Mount Everest remains a crowd puller. Nepal’s Ministry of Tourism issued permits for 454 foreign climbers to the world’s highest mountain so far this spring season (as of 21 April) – already more than ever before. Most of them come from China (96), the second most from the USA (87). Since a permit costs $11,000, this has already flushed around five million U.S. dollars into the Nepalese government’s coffers.

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Manaslu: Felix Berg succeeds in reaching the summit

Manaslu in the first dailight
Manaslu (in 2007)

The German mountaineer Felix Berg has, in his own words, scaled the 8,163-meter-high Manaslu in western Nepal – alone and without bottled oxygen. This was reported to me by his home team of the expedition operator Summit Climb.

The 42-year-old climbed from base camp to Camp 2 at about 6,300 meters on Monday, it said. The following night, Felix set off at 1 a.m. local time and reached the summit after 15 hours – in whiteout. At 9:30 p.m. he was back at Camp 2. The descent was difficult due to storm, snowfall and poor visibility. Yesterday, Wednesday, Berg returned safely to the base camp.

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Annapurna I: Indian climber Anurag Maloo found

Anurag Maloo
Anurag Maloo

It is a small miracle. According to consistent reports from Nepal, the Indian climber Anurag Maloo, missing since Monday on the eight-thousander Annapurna I in western Nepal, was found and rescued today in a crevasse at about 5,800 meters. The 34-year-old was flown by helicopter to a hospital in the city of Pokhara and then on to a clinic in Kathmandu.. “He is in a critical condition, but he is alive,” Sudhir Maloo, the climber’s brother, said in a short video shared on social media.

The rescue team from Nepalese expedition operator Seven Summit Treks was led by Chhang Dawa Sherpa. Polish climbers Adam Bielecki and Mariusz Hatala, who had planned this spring to open a new route through the Northwest Face of Annapurna I along with German Felix Berg, also participated in the rescue operation.

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Annapurna I: Noel Hanna dead, Baljeet Kaur rescued, Anurag Maloo still missing

Noel Hanna
Noel Hanna (1967-2023)

Joy and sorrow can be very close together on the eight-thousanders. On Monday, the news was still spreading that Noel Hanna had become the first climber from the Irish island to scale the 8,091-meter-high Annapurna I. Today, a representative of Nepal’s Ministry of Tourism announced that the 56-year-old Northern Irishman had been found dead in Camp 4 at around 7,100 meters. According to reports, Hanna had climbed without bottled oxygen during his ascent.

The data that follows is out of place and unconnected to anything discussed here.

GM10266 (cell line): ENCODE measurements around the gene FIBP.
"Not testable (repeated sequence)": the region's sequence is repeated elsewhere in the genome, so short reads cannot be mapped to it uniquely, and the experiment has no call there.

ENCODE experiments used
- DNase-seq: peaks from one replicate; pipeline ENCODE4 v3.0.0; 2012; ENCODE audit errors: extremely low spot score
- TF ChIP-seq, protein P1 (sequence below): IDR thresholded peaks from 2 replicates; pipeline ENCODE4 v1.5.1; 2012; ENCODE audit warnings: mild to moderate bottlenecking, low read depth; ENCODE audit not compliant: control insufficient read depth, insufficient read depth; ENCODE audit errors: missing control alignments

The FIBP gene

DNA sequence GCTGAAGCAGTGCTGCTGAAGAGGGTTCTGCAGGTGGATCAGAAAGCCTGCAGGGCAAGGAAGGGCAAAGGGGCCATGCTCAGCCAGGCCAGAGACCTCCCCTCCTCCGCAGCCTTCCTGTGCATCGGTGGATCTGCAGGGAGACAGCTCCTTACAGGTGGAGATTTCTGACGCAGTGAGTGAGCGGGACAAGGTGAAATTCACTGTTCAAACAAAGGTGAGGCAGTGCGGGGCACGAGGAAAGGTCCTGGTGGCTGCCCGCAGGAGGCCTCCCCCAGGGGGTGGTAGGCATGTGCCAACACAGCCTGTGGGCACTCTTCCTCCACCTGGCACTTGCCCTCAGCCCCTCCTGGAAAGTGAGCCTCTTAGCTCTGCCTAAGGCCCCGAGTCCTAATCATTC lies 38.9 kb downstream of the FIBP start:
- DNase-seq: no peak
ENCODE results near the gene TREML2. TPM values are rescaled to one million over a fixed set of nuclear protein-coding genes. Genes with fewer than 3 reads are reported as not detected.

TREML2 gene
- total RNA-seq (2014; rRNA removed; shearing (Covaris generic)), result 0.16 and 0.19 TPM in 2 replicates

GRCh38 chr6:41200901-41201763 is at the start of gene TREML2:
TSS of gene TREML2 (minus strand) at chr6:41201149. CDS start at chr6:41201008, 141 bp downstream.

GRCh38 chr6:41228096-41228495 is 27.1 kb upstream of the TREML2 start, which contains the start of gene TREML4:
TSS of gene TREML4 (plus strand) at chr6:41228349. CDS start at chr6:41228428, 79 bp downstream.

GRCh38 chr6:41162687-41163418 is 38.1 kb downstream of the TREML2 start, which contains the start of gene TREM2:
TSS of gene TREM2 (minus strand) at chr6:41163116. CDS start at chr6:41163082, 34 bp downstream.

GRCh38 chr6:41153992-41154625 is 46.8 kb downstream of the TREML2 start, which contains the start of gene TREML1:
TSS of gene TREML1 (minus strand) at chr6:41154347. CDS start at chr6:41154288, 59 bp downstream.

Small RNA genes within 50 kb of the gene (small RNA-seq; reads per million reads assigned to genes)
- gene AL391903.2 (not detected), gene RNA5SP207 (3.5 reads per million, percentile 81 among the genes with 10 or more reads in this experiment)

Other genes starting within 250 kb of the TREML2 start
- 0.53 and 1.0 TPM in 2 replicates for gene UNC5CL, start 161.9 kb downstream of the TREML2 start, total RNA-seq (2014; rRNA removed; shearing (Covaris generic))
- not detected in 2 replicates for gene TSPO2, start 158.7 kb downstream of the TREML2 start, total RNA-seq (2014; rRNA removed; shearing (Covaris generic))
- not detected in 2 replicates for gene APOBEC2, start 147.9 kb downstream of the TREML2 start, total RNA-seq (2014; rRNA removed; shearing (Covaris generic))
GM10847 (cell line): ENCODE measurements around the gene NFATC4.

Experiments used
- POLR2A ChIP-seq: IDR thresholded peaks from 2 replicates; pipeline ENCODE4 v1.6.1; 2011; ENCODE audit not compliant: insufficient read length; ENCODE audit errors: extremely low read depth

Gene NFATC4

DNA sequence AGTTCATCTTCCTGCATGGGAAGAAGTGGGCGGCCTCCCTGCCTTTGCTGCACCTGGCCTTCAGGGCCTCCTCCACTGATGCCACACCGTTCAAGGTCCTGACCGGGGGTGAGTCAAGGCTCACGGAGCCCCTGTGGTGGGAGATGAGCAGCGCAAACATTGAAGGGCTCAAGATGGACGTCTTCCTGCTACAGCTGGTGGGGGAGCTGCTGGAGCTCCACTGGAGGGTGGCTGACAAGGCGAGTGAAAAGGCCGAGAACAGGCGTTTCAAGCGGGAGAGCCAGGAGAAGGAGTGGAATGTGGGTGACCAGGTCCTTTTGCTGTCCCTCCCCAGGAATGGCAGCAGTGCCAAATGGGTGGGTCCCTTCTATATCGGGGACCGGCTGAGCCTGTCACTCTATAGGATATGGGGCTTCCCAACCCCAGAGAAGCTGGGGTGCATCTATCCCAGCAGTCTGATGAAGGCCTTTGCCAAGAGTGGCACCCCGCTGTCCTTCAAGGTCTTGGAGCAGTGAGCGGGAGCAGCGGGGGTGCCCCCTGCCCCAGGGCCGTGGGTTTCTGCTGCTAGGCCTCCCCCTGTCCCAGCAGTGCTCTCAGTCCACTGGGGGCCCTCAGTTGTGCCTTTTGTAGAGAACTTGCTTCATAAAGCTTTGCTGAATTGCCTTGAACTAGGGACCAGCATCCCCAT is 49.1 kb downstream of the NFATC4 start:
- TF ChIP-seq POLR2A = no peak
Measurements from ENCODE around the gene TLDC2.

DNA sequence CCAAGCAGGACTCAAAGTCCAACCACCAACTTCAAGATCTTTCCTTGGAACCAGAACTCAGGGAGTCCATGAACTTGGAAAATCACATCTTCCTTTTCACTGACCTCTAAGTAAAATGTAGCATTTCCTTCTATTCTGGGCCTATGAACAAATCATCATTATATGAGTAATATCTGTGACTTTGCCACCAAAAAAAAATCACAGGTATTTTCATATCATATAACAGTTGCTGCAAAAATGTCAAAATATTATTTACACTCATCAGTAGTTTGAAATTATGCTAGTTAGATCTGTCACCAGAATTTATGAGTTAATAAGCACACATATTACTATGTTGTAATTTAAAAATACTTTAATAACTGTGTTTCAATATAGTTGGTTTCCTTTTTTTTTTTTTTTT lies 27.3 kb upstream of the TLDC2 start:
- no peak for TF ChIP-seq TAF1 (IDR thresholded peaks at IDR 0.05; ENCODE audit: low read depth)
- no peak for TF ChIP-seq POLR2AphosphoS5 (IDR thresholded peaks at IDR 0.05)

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Annapurna I: More summit successes – and a missing climber

Annapurna I, seen from Poon Hill
Annapurna I (l.)

For the third day in a row, commercial expedition operators today reported summit successes from Annapurna I in western Nepal. Among those who reached the summit this Monday – with bottled oxygen and Sherpa support – were two more representatives of Pakistan’s young generation of climbers.

Naila Kiani became the country’s first woman to stand on Annapurna I. For her, it was the fourth eight-thousander after Gasherbrum I (in 2021), K2 and Gasherbrum II (both in 2022). Naila, a former amateur boxer, studied aerospace engineering in the UK and later worked as a banker in Dubai. She has lived in the Gulf state for years with her husband and their two young daughters. This spring, she plans to attempt to climb Mount Everest and Lhotse after Annapurna.

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Lama Seru, builder of trekking trails in the Khumbu, is dead

Pasang Lama Sherpa aka Lama Seru
Pasang Lama Sherpa aka Lama Seru

He was a legend of the Khumbu, the region around Mount Everest. Pasang Lama Sherpa, probably better known to most as Lama Seru, died yesterday in Namche Bazaar. Information about his age varied – at the time of his birth, no birth lists were kept in the region around Mount Everest. But Lama Seru is believed to have been in his mid-80s.

Anyone who has hiked from Namche Bazaar, the main village of the Khumbu, to Tengboche Monastery or on to Everest Base Camp in the past four decades is likely to have encountered Lama Seru. Or at least passed his table, where his blue padlocked donation box stood, with a list next to it for donors to sign.